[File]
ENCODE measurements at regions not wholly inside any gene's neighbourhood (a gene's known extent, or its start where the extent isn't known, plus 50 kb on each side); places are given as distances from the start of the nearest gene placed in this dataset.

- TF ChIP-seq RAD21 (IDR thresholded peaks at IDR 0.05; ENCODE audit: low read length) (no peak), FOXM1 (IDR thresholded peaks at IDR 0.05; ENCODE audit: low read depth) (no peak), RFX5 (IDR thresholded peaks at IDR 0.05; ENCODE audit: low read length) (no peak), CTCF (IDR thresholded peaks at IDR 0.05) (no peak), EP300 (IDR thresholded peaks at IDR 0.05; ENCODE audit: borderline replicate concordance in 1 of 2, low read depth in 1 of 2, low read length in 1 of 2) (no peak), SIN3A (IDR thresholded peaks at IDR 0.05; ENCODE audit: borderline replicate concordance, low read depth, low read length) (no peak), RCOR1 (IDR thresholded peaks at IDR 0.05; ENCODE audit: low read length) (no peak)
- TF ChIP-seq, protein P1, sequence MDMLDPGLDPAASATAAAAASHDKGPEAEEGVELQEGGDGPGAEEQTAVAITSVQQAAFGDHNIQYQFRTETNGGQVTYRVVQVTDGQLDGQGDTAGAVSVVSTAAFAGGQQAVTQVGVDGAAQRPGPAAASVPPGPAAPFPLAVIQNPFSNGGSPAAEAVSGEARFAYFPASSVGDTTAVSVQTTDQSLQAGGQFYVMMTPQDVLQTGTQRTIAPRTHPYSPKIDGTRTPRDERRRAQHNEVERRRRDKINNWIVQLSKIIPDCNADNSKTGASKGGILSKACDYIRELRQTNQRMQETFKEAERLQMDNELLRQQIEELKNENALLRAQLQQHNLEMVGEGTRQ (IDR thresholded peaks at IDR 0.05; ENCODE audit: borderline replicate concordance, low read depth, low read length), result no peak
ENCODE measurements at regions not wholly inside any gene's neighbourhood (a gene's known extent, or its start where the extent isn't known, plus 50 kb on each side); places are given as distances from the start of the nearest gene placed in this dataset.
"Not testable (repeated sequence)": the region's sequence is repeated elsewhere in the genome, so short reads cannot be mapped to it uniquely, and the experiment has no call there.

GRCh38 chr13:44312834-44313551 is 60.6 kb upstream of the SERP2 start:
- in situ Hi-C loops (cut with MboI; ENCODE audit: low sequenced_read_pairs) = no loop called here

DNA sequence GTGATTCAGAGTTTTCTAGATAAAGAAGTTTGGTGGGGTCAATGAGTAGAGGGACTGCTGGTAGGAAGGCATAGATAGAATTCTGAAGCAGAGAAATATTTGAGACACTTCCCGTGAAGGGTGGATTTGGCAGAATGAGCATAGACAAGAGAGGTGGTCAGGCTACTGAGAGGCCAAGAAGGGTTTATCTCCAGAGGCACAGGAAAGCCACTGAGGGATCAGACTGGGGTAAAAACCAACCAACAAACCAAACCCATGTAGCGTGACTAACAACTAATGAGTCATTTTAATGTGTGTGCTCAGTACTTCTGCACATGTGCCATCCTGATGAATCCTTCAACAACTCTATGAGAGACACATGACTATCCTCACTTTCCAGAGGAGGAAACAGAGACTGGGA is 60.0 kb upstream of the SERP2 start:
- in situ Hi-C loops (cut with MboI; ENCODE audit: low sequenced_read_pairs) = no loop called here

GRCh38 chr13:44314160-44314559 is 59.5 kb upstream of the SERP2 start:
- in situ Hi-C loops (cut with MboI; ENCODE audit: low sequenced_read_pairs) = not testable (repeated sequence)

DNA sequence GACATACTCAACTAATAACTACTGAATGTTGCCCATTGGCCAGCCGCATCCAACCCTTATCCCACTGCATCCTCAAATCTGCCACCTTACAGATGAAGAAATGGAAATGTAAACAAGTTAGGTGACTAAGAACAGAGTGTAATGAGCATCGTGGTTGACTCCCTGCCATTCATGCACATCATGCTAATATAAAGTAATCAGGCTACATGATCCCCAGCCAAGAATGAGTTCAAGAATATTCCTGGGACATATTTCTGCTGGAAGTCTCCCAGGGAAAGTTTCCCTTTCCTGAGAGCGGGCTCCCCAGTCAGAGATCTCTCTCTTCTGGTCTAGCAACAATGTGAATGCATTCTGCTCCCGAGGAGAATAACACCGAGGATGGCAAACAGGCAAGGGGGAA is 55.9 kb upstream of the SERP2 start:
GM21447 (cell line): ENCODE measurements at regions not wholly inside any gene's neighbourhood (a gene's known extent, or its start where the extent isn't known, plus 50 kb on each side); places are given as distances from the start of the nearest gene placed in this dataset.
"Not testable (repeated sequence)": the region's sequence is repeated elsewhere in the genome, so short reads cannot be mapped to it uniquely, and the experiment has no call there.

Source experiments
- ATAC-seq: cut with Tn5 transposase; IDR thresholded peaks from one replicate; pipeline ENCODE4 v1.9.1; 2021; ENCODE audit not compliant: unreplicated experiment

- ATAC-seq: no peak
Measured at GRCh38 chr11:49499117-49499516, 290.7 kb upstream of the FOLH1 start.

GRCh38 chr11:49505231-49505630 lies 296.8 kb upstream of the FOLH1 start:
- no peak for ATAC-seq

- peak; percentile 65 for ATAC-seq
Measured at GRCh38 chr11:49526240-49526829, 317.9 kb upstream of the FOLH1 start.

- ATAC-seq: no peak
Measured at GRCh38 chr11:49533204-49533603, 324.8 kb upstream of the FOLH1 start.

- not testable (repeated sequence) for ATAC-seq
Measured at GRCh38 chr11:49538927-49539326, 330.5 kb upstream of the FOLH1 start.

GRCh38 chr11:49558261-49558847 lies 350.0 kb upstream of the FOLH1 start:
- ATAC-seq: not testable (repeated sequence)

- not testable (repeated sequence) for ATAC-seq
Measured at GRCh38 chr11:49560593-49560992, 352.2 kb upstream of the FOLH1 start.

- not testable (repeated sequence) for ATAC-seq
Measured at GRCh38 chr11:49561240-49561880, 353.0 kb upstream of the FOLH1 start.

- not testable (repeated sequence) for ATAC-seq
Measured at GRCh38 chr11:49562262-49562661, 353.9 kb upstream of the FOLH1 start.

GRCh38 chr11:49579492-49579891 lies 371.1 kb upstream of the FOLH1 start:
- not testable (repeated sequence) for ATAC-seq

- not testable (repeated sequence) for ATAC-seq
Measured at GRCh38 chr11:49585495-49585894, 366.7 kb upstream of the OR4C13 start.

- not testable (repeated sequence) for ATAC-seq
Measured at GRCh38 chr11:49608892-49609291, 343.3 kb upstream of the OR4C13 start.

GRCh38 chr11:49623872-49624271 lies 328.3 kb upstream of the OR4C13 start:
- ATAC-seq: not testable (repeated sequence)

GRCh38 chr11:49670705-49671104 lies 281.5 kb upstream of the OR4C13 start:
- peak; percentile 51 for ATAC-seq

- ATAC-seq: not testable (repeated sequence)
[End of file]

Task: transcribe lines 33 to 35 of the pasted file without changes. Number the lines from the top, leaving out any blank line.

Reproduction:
- not testable (repeated sequence) for ATAC-seq
Measured at GRCh38 chr11:49562262-49562661, 353.9 kb upstream of the FOLH1 start.

GRCh38 chr11:49579492-49579891 lies 371.1 kb upstream of the FOLH1 start: